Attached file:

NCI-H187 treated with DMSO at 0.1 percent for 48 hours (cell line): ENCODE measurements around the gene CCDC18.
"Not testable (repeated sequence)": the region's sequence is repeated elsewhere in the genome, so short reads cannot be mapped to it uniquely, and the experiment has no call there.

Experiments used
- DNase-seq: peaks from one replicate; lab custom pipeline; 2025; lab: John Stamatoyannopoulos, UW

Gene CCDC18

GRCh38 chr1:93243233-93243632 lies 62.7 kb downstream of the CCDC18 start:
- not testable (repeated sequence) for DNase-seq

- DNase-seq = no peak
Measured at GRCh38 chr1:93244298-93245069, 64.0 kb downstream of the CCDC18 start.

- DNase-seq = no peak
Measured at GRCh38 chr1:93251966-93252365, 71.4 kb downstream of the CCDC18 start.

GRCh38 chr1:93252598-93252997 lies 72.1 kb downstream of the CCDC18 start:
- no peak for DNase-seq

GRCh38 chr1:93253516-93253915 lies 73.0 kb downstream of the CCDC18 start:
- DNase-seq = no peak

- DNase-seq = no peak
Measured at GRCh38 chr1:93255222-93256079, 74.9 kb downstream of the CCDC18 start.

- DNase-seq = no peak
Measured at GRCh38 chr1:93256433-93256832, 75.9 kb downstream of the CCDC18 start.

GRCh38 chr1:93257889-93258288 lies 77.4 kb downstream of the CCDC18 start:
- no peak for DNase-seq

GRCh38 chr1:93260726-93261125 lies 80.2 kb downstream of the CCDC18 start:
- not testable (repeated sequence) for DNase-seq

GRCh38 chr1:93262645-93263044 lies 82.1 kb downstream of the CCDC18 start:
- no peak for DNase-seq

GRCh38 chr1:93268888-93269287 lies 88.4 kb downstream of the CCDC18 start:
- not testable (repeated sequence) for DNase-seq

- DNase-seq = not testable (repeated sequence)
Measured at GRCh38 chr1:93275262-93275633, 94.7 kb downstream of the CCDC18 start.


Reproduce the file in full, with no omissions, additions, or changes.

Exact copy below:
NCI-H187 treated with DMSO at 0.1 percent for 48 hours (cell line): ENCODE measurements around the gene CCDC18.
"Not testable (repeated sequence)": the region's sequence is repeated elsewhere in the genome, so short reads cannot be mapped to it uniquely, and the experiment has no call there.

Experiments used
- DNase-seq: peaks from one replicate; lab custom pipeline; 2025; lab: John Stamatoyannopoulos, UW

Gene CCDC18

GRCh38 chr1:93243233-93243632 lies 62.7 kb downstream of the CCDC18 start:
- not testable (repeated sequence) for DNase-seq

- DNase-seq = no peak
Measured at GRCh38 chr1:93244298-93245069, 64.0 kb downstream of the CCDC18 start.

- DNase-seq = no peak
Measured at GRCh38 chr1:93251966-93252365, 71.4 kb downstream of the CCDC18 start.

GRCh38 chr1:93252598-93252997 lies 72.1 kb downstream of the CCDC18 start:
- no peak for DNase-seq

GRCh38 chr1:93253516-93253915 lies 73.0 kb downstream of the CCDC18 start:
- DNase-seq = no peak

- DNase-seq = no peak
Measured at GRCh38 chr1:93255222-93256079, 74.9 kb downstream of the CCDC18 start.

- DNase-seq = no peak
Measured at GRCh38 chr1:93256433-93256832, 75.9 kb downstream of the CCDC18 start.

GRCh38 chr1:93257889-93258288 lies 77.4 kb downstream of the CCDC18 start:
- no peak for DNase-seq

GRCh38 chr1:93260726-93261125 lies 80.2 kb downstream of the CCDC18 start:
- not testable (repeated sequence) for DNase-seq

GRCh38 chr1:93262645-93263044 lies 82.1 kb downstream of the CCDC18 start:
- no peak for DNase-seq

GRCh38 chr1:93268888-93269287 lies 88.4 kb downstream of the CCDC18 start:
- not testable (repeated sequence) for DNase-seq

- DNase-seq = not testable (repeated sequence)
Measured at GRCh38 chr1:93275262-93275633, 94.7 kb downstream of the CCDC18 start.